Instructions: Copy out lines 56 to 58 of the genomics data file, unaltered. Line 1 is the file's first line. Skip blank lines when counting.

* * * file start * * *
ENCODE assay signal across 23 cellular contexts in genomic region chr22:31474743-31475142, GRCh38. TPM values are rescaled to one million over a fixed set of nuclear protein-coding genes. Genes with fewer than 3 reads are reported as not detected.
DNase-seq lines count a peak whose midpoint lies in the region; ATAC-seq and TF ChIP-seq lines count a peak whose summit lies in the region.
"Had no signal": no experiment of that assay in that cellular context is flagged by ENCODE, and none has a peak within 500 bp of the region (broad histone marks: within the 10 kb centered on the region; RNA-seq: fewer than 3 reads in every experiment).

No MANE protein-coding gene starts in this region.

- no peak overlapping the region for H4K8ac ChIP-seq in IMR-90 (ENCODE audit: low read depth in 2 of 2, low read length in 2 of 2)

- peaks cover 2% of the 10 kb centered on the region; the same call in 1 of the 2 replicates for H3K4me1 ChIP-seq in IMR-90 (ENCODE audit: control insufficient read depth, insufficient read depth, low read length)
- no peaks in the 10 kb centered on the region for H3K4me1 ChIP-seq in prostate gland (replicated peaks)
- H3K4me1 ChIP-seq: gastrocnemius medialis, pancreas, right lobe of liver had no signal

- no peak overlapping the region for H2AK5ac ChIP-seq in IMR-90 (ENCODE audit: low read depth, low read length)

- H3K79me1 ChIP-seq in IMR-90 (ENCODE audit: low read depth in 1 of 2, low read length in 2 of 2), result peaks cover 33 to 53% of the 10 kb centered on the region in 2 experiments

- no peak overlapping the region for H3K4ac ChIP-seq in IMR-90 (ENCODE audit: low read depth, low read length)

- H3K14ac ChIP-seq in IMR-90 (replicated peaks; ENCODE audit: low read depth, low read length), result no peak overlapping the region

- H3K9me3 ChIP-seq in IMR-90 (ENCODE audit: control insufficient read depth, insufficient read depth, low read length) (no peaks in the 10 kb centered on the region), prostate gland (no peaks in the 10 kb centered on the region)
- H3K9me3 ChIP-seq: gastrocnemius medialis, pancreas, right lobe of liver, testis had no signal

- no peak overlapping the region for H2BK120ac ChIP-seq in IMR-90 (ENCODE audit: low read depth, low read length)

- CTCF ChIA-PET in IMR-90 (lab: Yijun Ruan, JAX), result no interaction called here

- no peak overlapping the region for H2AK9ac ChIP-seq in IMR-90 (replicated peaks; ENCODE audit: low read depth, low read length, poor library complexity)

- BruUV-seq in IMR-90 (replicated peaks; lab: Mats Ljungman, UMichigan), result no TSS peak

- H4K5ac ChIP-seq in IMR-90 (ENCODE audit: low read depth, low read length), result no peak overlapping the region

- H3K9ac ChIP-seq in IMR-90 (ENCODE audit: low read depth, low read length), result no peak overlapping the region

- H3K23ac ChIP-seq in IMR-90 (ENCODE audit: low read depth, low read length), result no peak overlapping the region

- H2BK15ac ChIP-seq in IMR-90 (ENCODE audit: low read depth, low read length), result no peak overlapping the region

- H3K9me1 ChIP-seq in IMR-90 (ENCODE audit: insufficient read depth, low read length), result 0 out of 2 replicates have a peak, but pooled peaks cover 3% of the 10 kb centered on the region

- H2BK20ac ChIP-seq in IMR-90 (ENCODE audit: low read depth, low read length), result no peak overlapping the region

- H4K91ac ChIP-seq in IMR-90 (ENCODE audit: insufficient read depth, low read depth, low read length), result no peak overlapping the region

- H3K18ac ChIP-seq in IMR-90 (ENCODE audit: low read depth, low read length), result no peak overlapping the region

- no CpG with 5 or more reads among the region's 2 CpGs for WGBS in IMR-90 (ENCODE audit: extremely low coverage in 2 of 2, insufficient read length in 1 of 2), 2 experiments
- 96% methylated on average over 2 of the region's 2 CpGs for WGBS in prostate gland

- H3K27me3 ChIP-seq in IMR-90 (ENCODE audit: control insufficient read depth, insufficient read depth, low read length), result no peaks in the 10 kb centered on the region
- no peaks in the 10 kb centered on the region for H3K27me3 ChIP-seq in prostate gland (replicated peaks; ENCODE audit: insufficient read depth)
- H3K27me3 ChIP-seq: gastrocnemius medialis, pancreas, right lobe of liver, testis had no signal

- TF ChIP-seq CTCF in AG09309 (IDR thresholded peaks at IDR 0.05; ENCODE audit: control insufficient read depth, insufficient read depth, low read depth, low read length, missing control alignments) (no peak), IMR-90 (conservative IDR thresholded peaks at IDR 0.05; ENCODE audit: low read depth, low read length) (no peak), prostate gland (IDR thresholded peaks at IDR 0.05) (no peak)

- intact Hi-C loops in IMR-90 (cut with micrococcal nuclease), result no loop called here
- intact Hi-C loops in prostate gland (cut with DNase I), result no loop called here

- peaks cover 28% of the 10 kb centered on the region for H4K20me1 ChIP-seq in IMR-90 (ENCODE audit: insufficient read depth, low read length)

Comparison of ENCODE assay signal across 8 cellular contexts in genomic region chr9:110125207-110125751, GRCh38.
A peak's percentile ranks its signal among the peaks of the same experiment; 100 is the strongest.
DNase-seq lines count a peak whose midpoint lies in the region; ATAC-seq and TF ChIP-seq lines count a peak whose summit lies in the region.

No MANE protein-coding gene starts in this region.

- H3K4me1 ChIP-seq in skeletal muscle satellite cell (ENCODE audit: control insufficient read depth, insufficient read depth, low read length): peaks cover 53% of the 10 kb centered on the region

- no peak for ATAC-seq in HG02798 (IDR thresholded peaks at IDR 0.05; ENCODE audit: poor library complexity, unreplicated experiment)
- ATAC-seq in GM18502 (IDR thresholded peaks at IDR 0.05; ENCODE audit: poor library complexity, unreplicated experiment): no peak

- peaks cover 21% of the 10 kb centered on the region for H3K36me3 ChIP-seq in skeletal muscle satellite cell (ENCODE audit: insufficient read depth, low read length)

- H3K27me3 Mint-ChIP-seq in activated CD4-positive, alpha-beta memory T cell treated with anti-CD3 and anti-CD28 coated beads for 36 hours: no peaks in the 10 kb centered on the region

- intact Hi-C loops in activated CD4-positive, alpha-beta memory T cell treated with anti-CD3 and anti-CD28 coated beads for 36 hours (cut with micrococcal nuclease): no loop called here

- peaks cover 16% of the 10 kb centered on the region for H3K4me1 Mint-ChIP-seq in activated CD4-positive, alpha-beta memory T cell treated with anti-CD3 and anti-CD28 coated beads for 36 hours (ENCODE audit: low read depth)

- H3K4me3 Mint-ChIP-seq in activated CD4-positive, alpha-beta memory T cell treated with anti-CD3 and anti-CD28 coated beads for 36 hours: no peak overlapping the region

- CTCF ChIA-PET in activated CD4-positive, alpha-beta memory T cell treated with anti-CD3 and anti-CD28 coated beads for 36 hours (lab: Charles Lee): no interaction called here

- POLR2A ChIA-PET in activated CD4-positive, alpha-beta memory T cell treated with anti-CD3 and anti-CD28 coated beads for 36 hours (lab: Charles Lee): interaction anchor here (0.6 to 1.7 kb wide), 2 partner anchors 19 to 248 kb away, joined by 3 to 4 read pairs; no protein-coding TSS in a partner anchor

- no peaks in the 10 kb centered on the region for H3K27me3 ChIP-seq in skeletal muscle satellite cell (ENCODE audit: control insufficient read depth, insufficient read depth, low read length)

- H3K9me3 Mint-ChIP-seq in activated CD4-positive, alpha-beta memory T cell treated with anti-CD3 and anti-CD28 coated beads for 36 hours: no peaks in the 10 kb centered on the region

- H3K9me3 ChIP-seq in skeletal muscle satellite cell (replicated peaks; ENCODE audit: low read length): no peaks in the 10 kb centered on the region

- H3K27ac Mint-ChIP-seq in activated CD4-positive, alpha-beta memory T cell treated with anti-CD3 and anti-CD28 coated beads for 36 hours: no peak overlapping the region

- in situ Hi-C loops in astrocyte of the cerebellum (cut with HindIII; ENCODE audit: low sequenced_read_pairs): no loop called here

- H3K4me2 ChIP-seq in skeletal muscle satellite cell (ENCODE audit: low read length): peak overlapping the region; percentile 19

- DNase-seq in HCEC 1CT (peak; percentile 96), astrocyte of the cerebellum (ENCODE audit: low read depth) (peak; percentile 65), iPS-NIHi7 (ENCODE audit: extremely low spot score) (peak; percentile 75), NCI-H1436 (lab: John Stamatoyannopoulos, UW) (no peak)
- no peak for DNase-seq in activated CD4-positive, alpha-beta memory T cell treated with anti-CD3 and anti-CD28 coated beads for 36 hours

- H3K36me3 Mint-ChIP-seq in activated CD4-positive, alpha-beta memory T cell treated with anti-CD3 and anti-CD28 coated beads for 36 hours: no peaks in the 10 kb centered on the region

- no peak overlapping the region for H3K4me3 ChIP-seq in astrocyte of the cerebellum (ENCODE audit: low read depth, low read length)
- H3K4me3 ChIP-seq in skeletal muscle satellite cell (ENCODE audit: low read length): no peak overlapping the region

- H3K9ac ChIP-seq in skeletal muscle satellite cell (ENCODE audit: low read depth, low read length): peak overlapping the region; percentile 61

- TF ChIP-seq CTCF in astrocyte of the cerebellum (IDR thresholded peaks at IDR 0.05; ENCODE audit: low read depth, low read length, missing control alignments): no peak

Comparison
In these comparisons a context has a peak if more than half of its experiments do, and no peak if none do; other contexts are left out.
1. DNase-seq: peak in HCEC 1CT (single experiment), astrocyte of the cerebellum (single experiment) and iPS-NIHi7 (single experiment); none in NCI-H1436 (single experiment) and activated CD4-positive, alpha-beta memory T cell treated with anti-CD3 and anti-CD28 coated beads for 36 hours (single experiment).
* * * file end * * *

- DNase-seq in HCEC 1CT (peak; percentile 96), astrocyte of the cerebellum (ENCODE audit: low read depth) (peak; percentile 65), iPS-NIHi7 (ENCODE audit: extremely low spot score) (peak; percentile 75), NCI-H1436 (lab: John Stamatoyannopoulos, UW) (no peak)
- no peak for DNase-seq in activated CD4-positive, alpha-beta memory T cell treated with anti-CD3 and anti-CD28 coated beads for 36 hours

- H3K36me3 Mint-ChIP-seq in activated CD4-positive, alpha-beta memory T cell treated with anti-CD3 and anti-CD28 coated beads for 36 hours: no peaks in the 10 kb centered on the region